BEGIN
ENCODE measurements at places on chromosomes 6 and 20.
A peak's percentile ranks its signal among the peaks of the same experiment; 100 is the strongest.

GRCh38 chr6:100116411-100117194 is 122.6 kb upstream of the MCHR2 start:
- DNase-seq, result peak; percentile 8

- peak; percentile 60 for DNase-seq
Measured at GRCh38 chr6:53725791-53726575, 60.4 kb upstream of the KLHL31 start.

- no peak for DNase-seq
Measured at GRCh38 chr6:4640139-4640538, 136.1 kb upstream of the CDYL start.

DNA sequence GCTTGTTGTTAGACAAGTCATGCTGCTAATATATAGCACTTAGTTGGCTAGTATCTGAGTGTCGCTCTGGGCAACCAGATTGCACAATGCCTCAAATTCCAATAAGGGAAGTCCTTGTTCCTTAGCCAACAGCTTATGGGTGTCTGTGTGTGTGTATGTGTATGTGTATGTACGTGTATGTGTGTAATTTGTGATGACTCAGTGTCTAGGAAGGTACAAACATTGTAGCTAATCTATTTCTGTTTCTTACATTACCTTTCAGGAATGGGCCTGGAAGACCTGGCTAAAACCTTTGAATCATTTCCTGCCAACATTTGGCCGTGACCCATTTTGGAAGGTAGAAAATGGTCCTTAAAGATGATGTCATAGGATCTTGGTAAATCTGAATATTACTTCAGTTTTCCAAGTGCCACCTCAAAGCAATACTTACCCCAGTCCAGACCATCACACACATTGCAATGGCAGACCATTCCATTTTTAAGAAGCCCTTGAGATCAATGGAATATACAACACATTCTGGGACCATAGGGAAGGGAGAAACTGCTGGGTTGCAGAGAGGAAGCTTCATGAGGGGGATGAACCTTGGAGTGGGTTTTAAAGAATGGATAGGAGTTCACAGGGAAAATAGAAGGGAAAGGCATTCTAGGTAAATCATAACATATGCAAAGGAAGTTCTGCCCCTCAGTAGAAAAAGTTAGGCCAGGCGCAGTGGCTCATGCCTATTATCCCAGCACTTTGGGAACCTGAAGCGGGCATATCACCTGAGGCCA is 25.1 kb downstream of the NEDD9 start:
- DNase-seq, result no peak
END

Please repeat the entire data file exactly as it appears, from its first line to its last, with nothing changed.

ENCODE measurements at places on chromosomes 6 and 20.
A peak's percentile ranks its signal among the peaks of the same experiment; 100 is the strongest.

GRCh38 chr6:100116411-100117194 is 122.6 kb upstream of the MCHR2 start:
- DNase-seq, result peak; percentile 8

- peak; percentile 60 for DNase-seq
Measured at GRCh38 chr6:53725791-53726575, 60.4 kb upstream of the KLHL31 start.

- no peak for DNase-seq
Measured at GRCh38 chr6:4640139-4640538, 136.1 kb upstream of the CDYL start.

DNA sequence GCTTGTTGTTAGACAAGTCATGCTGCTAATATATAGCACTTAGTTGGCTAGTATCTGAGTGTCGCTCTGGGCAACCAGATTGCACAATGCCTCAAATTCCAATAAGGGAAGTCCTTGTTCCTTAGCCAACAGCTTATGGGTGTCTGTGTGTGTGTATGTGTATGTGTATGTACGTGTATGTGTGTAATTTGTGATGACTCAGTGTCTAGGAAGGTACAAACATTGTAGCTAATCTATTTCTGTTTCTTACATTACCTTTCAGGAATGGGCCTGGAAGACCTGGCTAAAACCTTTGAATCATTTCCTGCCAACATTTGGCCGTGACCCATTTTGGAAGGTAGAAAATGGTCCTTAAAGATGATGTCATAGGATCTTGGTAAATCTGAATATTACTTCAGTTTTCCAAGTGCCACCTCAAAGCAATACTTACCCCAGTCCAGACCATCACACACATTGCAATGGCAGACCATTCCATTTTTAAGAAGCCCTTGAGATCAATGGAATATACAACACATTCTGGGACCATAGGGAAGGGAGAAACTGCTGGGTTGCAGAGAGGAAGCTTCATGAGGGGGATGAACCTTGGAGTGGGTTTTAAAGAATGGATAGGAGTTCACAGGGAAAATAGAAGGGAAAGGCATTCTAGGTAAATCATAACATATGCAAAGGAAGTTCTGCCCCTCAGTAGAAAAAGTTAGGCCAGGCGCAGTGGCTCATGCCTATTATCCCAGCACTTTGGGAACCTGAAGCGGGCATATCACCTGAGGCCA is 25.1 kb downstream of the NEDD9 start:
- DNase-seq, result no peak